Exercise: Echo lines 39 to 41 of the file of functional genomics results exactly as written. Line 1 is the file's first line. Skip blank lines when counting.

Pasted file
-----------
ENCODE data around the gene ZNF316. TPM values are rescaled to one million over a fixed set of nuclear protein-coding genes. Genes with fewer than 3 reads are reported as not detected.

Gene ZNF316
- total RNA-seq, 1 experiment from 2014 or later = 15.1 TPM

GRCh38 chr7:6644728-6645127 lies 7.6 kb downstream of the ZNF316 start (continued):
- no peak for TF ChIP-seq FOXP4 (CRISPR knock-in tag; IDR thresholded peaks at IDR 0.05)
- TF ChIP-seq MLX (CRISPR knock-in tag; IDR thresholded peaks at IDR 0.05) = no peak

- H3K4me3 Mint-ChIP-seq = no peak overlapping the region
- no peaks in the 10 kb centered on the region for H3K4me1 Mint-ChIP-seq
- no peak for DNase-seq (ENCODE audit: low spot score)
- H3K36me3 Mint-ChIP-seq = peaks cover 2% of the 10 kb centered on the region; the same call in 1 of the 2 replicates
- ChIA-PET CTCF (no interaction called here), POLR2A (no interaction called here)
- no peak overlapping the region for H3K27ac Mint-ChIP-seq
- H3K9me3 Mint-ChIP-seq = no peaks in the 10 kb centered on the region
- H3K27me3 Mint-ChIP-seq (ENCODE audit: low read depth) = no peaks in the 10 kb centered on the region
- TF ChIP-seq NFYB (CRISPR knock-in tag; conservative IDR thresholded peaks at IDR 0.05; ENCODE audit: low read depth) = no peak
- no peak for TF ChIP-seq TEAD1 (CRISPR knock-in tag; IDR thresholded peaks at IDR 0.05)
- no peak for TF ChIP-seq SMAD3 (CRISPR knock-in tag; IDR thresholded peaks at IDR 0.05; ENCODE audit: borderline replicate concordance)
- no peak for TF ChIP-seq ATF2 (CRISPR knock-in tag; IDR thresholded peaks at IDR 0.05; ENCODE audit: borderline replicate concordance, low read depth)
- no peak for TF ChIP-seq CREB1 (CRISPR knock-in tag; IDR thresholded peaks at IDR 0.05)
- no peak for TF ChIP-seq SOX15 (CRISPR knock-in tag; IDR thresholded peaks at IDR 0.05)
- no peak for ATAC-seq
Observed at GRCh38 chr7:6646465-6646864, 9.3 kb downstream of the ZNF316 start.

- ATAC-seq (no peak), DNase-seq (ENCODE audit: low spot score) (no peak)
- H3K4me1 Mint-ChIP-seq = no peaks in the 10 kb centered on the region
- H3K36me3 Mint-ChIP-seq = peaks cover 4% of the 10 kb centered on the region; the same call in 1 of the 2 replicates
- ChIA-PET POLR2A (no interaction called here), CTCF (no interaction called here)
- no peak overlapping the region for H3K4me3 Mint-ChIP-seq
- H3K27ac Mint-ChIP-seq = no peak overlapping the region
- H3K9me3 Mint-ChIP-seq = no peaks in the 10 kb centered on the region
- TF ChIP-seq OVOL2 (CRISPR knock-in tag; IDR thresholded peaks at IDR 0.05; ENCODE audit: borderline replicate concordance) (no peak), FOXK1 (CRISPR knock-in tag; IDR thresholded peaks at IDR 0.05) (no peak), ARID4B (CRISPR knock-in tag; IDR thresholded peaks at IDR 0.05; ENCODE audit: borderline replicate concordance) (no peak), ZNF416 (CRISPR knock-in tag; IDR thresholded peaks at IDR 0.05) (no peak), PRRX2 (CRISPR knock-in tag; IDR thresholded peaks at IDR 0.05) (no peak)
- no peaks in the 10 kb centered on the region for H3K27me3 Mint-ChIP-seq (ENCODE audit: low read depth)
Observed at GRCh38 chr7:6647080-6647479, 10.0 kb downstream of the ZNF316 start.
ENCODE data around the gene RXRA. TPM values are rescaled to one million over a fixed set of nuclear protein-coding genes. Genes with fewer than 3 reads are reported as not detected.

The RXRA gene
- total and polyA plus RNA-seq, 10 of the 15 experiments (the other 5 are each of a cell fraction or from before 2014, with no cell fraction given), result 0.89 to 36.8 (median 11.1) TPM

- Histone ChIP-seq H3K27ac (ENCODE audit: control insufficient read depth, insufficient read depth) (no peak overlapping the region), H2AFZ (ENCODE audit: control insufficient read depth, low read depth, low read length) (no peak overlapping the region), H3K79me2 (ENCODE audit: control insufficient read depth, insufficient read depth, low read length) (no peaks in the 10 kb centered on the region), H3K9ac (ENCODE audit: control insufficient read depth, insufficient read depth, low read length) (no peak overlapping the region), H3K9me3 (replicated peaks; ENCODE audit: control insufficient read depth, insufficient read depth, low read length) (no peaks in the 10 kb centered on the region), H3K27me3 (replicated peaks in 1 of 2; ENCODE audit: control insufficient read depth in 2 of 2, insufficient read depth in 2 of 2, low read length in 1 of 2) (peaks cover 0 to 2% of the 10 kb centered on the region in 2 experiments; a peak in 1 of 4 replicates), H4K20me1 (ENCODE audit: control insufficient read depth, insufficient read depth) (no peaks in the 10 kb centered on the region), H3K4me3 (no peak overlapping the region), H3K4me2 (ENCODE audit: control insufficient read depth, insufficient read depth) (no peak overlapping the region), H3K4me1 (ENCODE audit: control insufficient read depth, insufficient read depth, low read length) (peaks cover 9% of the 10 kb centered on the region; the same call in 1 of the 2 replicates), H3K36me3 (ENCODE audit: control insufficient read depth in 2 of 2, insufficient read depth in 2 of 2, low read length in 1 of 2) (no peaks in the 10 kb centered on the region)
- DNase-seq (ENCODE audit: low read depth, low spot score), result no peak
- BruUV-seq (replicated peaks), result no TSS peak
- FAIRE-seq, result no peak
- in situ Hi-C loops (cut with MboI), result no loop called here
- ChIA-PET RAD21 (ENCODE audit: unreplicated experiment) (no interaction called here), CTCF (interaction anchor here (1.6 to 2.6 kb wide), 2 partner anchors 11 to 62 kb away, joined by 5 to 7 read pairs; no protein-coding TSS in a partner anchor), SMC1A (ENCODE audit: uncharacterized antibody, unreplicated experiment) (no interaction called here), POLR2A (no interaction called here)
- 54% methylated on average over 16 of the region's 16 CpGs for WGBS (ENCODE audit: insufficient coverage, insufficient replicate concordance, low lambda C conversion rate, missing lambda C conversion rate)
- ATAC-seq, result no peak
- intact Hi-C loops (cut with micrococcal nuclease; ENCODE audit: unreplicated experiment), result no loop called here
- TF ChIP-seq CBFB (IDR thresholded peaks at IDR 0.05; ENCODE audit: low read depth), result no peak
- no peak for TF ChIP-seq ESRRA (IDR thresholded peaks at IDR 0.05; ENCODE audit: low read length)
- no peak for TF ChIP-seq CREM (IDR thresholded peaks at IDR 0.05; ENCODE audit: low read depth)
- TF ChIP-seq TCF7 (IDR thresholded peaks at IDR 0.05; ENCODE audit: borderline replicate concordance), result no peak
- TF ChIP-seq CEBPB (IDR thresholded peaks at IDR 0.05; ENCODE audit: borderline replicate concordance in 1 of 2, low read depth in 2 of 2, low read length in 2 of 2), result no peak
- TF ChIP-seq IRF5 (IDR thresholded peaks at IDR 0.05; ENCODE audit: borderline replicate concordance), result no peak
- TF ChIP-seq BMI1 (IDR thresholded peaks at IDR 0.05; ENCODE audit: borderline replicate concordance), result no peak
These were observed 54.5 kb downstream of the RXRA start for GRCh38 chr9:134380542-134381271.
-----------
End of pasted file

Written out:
- FAIRE-seq, result no peak
- in situ Hi-C loops (cut with MboI), result no loop called here
- ChIA-PET RAD21 (ENCODE audit: unreplicated experiment) (no interaction called here), CTCF (interaction anchor here (1.6 to 2.6 kb wide), 2 partner anchors 11 to 62 kb away, joined by 5 to 7 read pairs; no protein-coding TSS in a partner anchor), SMC1A (ENCODE audit: uncharacterized antibody, unreplicated experiment) (no interaction called here), POLR2A (no interaction called here)